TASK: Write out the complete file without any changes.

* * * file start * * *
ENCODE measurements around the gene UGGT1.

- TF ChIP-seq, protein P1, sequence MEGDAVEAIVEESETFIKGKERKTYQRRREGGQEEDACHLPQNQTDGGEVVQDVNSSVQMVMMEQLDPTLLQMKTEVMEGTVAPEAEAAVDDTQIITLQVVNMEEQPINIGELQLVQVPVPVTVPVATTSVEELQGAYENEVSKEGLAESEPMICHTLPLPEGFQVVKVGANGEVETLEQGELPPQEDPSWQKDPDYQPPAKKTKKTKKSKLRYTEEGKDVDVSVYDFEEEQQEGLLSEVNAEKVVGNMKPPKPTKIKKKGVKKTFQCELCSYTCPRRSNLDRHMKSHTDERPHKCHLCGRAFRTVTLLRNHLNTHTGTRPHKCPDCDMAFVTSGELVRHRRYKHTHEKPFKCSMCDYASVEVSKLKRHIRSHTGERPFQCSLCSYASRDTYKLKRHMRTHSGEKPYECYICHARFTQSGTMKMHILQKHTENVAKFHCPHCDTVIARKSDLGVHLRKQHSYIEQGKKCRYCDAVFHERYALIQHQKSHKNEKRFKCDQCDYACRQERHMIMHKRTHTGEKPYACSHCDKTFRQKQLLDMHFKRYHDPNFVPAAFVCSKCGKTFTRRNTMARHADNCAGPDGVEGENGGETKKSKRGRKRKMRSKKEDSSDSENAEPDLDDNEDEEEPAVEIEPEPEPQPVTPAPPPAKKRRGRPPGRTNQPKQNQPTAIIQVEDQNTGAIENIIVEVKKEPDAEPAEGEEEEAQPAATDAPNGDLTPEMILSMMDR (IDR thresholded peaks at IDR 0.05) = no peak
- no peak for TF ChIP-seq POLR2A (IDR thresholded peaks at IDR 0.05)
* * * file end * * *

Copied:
ENCODE measurements around the gene UGGT1.

- TF ChIP-seq, protein P1, sequence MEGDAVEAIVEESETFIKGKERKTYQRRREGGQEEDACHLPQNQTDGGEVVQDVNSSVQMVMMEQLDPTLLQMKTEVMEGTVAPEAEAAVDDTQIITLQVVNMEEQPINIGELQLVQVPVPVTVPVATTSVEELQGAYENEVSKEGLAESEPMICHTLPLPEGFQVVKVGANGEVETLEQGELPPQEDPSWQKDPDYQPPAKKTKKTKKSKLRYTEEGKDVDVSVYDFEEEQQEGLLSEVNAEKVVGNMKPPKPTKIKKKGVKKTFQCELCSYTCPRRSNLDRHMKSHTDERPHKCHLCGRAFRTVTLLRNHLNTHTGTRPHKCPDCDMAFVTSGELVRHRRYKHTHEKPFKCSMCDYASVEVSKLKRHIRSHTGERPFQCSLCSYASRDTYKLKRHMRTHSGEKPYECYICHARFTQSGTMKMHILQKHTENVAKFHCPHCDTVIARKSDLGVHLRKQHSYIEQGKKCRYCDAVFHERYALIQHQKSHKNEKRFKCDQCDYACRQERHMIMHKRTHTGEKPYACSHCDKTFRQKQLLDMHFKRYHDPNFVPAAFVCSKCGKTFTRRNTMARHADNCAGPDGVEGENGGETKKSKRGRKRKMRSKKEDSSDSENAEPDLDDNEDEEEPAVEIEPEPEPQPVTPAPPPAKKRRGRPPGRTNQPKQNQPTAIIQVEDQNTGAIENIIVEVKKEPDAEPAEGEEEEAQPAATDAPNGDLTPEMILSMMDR (IDR thresholded peaks at IDR 0.05) = no peak
- no peak for TF ChIP-seq POLR2A (IDR thresholded peaks at IDR 0.05)